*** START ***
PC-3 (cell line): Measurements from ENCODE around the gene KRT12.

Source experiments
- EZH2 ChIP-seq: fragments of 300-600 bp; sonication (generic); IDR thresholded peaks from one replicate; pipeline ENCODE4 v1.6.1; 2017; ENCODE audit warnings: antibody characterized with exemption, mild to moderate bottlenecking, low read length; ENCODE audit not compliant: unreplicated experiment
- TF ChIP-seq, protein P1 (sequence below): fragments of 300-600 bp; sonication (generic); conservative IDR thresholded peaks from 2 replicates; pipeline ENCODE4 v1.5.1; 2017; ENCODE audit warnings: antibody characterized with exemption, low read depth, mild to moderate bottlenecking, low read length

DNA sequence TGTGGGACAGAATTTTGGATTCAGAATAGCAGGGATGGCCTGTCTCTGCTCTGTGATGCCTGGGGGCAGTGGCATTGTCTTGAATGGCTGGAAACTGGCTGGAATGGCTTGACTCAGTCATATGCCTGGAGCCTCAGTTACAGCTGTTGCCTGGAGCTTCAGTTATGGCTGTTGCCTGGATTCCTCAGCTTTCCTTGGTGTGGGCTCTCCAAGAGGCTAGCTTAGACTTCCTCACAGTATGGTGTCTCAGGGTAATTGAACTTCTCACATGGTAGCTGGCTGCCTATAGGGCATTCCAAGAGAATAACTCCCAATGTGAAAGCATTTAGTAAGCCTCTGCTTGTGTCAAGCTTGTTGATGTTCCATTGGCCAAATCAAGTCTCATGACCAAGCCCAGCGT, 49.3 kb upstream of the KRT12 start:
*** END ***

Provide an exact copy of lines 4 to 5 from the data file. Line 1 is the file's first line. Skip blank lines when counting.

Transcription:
- TF ChIP-seq, protein P1 (sequence below): fragments of 300-600 bp; sonication (generic); conservative IDR thresholded peaks from 2 replicates; pipeline ENCODE4 v1.5.1; 2017; ENCODE audit warnings: antibody characterized with exemption, low read depth, mild to moderate bottlenecking, low read length

DNA sequence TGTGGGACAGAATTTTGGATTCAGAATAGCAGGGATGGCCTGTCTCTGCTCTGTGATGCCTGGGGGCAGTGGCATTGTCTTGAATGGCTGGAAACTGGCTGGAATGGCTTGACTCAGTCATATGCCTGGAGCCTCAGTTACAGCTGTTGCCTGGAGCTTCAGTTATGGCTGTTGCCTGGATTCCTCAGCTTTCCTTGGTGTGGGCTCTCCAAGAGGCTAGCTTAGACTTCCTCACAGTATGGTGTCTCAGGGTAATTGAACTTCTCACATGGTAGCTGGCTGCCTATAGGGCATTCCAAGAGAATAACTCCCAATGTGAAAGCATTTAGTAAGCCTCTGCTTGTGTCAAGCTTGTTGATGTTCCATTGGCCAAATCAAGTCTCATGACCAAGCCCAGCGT, 49.3 kb upstream of the KRT12 start: